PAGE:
Why haven't all of these mergers increased concentration by a greater amount? There are several reasons. First, as I have already indicated, many mergers are between firms operating in different local banking markets. Although these mergers may increase national or state concentration, they do not increase concentration in any local banking market.

Second, as I have also already pointed out, there is new entry into banking markets. In most markets new banks can be formed fairly easily, and some key regulatory barriers, such as restrictions on interstate banking, are much lower than they used to be. Anecdotal evidence suggests that new independent local banks have been formed in many of the banking markets that are dominated by the large multistate banks.

Third, the committee may be surprised to discover that the evidence overwhelmingly indicates that banks from outside a market usually cannot increase their market share after entering a new market by acquisition. An oft-mentioned example here is the inability of the New York City banks to gain significant market share in upstate New York. More general studies indicate that when a local bank is acquired by a large out-of-market bank, there is normally some loss of market share. The new owners are not able to retain all of the customers of the acquired bank.

Fourth, it is important to emphasize that small banks have been, and continue to be, able to retain their market share and profitability in competition with larger banks. Our staff has done repeated studies of small banks; all these studies indicate that small banks continue to perform as well as, or better than, their large counterparts, even in the banking markets dominated by the major banks.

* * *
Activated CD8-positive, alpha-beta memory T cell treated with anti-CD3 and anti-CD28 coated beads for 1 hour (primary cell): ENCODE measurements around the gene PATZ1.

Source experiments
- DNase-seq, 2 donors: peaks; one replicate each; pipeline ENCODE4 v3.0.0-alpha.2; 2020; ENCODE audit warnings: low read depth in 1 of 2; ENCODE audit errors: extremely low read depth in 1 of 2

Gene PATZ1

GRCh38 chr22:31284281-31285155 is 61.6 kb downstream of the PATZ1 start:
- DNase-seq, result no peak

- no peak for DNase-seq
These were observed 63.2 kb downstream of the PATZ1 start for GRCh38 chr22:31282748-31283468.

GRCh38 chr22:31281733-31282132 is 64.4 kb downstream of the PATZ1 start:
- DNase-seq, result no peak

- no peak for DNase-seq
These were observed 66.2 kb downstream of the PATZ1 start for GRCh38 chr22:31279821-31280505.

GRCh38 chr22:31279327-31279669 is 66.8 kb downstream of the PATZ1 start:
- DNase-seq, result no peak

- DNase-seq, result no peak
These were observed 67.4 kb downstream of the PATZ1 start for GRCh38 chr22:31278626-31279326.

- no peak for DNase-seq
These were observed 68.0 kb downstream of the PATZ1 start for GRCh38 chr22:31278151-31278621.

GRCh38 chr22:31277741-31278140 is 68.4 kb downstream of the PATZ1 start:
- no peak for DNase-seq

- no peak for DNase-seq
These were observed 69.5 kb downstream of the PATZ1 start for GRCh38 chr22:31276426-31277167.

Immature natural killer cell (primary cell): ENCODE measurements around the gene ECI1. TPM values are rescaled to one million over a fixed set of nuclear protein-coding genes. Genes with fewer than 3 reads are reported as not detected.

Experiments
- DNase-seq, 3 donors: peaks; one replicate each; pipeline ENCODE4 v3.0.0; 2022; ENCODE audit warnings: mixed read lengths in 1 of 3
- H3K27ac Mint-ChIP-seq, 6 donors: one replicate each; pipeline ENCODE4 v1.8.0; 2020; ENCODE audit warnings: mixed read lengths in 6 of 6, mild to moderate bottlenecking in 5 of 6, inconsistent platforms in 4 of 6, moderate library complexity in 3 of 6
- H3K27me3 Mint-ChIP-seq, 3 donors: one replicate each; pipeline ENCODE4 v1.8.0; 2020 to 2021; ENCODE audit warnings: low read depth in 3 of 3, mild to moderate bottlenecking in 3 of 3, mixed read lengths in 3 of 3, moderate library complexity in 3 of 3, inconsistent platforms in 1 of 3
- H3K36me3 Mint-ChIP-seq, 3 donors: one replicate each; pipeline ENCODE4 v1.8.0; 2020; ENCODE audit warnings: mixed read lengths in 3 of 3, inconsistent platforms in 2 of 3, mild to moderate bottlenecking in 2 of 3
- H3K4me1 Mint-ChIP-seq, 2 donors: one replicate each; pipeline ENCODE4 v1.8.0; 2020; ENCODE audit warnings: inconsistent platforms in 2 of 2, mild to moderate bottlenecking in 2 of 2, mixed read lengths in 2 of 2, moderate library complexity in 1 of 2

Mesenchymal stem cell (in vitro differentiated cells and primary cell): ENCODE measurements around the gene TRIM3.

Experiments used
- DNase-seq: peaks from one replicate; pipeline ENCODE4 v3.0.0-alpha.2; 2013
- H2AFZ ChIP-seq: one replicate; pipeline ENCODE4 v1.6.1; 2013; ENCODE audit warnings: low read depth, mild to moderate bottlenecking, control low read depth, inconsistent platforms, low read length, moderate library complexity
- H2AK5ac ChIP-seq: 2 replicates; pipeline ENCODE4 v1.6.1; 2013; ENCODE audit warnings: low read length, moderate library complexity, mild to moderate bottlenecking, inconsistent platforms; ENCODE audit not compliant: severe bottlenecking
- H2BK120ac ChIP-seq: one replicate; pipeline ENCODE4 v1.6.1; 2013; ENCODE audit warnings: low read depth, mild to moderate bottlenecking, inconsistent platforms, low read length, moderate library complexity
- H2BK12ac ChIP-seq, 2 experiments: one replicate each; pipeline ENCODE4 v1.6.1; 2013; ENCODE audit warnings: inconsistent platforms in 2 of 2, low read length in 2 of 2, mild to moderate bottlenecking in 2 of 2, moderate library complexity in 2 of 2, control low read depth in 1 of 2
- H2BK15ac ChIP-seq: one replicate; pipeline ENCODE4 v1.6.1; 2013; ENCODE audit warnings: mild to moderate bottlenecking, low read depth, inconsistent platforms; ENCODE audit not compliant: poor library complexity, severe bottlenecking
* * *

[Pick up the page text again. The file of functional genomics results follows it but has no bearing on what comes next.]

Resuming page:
Finally, administration of the antitrust laws has almost surely played a role. At a minimum, banking organizations have been deterred from proposing seriously anticompetitive mergers. And in some cases, to obtain merger approval, banks have agreed to divest banking assets and deposits in certain local markets when the merger otherwise would have resulted in substantially adverse effects.

Future Banking Structure

Where will all of these mergers and changes in banking lead us? What will the future structure of the banking industry look like? To the extent that such forecasts can reasonably be made, it seems quite likely that the future will contain thousands of small banks, some regionals, some superregionals, and a small number of large nationwide banks. There is no reason to believe that small banks will not continue to remain viable head-to-head competitors in local markets with their larger rivals. These rivals will be both regional banks and a few nationwide banks with offices in hundreds of local markets coast to coast. Some of today's large bank mergers are probably the early stage of the formation of nationwide banks.

I hesitate to make a prediction about the number of banking organizations in the future. There is simply no way to know or forecast that number with any high degree of certainty. However, a recent study by Board staff members attempted to make some ball-park projections in this matter. Relying primarily on trends observed in the 1970s and 1980s and on the assumption that interstate banking would be allowed through holding companies rather than through branches, this study projected that the total number of U.S. banking organizations could be about 5,500 by the year 20 1 0. This number of holding companies probably implies the existence of 6,000 to 7,000 banks. These 5,500 banking organizations include a large number of local community banks as well as regional banks and large, nationally active banking organizations. I would guess that full interstate banking via branching would reduce the number of banking organizations only somewhat further because the staff study had already assumed interstate operations through the more expensive option of using multibank holding companies.